>challenges facing one discipline attempting to create standards that affect
>others, and why I consider it to be a mega-disciplinary field. .02- MM,
>Kyield
>
>----- Original Message -----
>From: "John McClure" <jmcclure@hypergrove.com>
>To: "Owl Dev" <public-owl-dev@w3.org>
>Sent: Friday, August 24, 2007 12:04 PM
>Subject: Legal Persons
>
>
>>
>> A Person in US legal contexts is either a Human or a Corporation; every
>> Human is
>> a Person, and every Corporation is a Person.
>>
>> Is the following construct valid? Will or should reasoners be troubled by
>> <rdf:Alt> within a <rdfs:range>, and can or should <rdf:Alt> be used
>> within an
>> <owl:Restriction>?
>>
>> <owl:Class rdf:about="#LegalPerson">
>>     <owl:ObjectProperty rdf:about='#Parent'>
>>        <rdfs:range>
>>   <rdf:Alt>
>>        <li><owl:Class rdf:about="#Human"/></li>
>>        <li><owl:Class rdf:about="#Corporation"/></li>
>>   </rdf:Alt>
>>        </rdfs:range>
>>     </owl:ObjectProperty>
>>     <owl:subClassOf>
>>          <owl:Restriction>
>>             <owl:onProperty rdf:resource="#Parent"/>
>>             <owl:maxCardinality rdf:value='1'/>
>>          </owl:Restriction>
>>     </owl:subClassOf>
>> </owl:Class>
>> <owl:Class rdf:about="#Human">
>>     <owl:subClassOf rdf:resource="#LegalPerson"/>
>>     <owl:subClassOf>
>>          <owl:Restriction>
>>             <owl:onProperty rdf:resource="#Parent"/>
>>             <owl:allValuesFrom rdf:about="#Human"/>
>>          </owl:Restriction>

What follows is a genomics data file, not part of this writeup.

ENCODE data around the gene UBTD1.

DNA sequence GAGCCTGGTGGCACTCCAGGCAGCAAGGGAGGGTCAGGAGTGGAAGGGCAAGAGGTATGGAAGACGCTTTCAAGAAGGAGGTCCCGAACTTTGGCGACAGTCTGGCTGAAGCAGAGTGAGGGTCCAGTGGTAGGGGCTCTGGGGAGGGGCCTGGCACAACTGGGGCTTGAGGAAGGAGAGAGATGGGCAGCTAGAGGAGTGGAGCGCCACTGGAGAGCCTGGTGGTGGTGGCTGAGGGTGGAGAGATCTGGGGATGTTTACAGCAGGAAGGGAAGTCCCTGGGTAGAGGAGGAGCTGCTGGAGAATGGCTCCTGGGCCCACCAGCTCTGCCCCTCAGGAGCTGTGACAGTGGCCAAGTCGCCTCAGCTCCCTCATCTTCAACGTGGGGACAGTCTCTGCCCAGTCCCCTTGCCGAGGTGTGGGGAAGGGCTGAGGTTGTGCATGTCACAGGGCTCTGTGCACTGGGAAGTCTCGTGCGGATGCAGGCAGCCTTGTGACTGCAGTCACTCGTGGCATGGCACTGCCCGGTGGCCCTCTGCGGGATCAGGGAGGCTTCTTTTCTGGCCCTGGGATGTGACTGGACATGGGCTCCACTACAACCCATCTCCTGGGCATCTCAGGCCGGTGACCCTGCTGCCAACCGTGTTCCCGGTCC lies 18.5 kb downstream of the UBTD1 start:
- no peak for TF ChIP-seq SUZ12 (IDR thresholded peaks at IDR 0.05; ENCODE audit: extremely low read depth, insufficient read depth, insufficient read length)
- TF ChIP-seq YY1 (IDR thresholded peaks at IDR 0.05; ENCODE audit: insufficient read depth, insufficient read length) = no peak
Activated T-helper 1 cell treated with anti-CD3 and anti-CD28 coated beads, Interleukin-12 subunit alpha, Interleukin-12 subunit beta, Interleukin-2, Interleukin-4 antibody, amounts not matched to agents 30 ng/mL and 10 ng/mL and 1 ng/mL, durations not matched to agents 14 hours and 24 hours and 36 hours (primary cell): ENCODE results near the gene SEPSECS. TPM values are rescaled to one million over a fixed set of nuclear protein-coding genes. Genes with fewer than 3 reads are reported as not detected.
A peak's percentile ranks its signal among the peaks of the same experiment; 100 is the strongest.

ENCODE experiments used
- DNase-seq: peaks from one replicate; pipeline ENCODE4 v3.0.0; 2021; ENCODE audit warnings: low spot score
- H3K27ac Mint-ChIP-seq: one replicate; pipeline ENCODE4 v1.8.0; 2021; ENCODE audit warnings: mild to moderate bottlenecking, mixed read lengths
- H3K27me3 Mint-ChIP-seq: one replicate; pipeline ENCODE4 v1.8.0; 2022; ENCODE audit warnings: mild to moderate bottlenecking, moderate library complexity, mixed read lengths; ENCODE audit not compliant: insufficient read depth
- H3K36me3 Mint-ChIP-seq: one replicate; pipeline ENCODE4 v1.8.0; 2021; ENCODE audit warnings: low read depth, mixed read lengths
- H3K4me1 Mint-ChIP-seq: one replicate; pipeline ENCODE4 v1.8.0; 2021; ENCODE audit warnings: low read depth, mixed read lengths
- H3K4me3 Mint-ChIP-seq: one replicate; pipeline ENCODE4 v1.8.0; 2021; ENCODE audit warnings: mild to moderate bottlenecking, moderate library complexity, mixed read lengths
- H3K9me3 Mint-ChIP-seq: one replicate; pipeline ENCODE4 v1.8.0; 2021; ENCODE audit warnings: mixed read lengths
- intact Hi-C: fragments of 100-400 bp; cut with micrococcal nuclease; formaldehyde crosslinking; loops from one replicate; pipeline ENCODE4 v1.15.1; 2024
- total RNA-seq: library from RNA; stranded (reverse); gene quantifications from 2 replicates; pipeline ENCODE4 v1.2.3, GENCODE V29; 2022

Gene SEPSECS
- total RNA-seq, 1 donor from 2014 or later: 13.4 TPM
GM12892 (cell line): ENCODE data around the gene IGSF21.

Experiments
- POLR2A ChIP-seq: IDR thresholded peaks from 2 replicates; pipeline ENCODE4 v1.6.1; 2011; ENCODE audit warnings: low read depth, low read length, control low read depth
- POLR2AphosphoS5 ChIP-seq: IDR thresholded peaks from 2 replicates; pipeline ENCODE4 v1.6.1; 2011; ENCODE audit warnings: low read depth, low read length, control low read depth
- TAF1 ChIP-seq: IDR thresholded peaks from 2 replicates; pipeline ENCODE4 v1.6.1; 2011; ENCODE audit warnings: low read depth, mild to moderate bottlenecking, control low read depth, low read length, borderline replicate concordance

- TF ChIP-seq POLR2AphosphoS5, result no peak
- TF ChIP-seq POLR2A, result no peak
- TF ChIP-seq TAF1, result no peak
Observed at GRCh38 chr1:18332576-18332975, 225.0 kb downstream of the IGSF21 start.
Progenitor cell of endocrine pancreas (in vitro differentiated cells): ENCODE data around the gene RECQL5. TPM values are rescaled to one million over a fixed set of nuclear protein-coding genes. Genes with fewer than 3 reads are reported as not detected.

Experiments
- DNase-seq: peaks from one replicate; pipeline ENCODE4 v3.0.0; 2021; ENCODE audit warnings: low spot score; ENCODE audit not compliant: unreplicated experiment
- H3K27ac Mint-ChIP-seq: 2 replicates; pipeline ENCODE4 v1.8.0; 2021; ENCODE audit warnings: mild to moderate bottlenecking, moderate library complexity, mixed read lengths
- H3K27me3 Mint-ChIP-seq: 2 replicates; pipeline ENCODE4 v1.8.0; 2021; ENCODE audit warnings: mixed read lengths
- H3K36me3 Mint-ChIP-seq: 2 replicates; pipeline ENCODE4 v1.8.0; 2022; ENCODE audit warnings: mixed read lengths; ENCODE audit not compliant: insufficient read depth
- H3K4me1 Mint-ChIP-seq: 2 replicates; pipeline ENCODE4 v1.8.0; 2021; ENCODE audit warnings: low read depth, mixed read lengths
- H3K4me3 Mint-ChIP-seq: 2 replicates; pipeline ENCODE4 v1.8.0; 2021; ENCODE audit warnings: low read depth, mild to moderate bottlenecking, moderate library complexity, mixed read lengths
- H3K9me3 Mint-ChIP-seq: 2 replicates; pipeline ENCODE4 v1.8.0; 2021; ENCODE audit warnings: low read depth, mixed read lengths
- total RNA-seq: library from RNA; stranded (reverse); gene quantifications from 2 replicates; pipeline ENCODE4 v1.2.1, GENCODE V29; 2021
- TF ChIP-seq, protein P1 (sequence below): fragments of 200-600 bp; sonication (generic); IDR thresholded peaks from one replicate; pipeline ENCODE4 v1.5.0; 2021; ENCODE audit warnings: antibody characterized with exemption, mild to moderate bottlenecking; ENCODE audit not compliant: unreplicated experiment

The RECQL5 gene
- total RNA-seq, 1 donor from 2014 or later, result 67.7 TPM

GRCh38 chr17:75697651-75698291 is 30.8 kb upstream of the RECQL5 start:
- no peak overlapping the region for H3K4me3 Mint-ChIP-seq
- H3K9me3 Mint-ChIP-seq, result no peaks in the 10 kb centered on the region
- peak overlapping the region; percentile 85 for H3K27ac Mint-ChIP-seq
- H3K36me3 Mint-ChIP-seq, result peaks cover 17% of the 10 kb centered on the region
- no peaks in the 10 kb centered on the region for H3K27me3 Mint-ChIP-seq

>>     </owl:subClassOf>
>>     <owl:subClassOf>
>>          <owl:Restriction>
>>             <owl:onProperty rdf:resource="#Parent"/>
>>             <owl:maxCardinality rdf:value='2'/>
>>          </owl:Restriction>
>>     </owl:subClassOf>
>> </owl:Class>
>> <owl:Class rdf:about="#Corporation">
>>     <owl:subClassOf rdf:resource="#LegalPerson"/>
>>     <owl:subClassOf>
>>          <owl:Restriction>
>>             <owl:onProperty rdf:resource="#Parent"/>
>>             <owl:allValuesFrom rdf:about="#Corporation"/>
>>          </owl:Restriction>
>>     </owl:subClassOf>
>>     <owl:subClassOf>
>>          <owl:Restriction>
>>             <owl:onProperty rdf:resource="#Parent"/>
>>             <owl:maxCardinality rdf:value='1'/>
>>          </owl:Restriction>
>>     </owl:subClassOf>
>> </owl:Class>
>>
>> I haven't found examples of this sort in the docs. I understand that an
>> <rdfs:range> is nothing more than
>>     <!-- alternative specification for rdfs:range-->
>>     <owl:subClassOf>
>>          <owl:Restriction>
>>             <owl:onProperty rdf:resource="#Parent"/>
>>             <owl:allValuesFrom>
>>   <rdf:Alt>
>>        <li><owl:Class rdf:about="#Human"/></li>
>>        <li><owl:Class rdf:about="#Corporation"/></li>
>>   </rdf:Alt>
>>             </owl:allValuesFrom>
>>          </owl:Restriction>
>>       </owl:subClassOf>
>>
>> Maybe there is a better way to model this? Maybe I should be asking this
>> in
>> another forum? Thanks for any comments,
>> John McClure
>>
>>
>
>
Received on Friday, 24 August 2007 20:56:16 UTC